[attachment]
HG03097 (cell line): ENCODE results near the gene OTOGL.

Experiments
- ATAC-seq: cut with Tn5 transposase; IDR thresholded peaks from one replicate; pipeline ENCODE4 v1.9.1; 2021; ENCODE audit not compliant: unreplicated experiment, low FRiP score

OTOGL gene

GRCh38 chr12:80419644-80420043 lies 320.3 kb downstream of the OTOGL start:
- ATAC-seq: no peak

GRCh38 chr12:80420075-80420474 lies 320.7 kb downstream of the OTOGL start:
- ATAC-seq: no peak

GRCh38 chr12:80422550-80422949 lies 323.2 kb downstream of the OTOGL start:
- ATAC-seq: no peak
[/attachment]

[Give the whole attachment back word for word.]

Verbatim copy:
HG03097 (cell line): ENCODE results near the gene OTOGL.

Experiments
- ATAC-seq: cut with Tn5 transposase; IDR thresholded peaks from one replicate; pipeline ENCODE4 v1.9.1; 2021; ENCODE audit not compliant: unreplicated experiment, low FRiP score

OTOGL gene

GRCh38 chr12:80419644-80420043 lies 320.3 kb downstream of the OTOGL start:
- ATAC-seq: no peak

GRCh38 chr12:80420075-80420474 lies 320.7 kb downstream of the OTOGL start:
- ATAC-seq: no peak

GRCh38 chr12:80422550-80422949 lies 323.2 kb downstream of the OTOGL start:
- ATAC-seq: no peak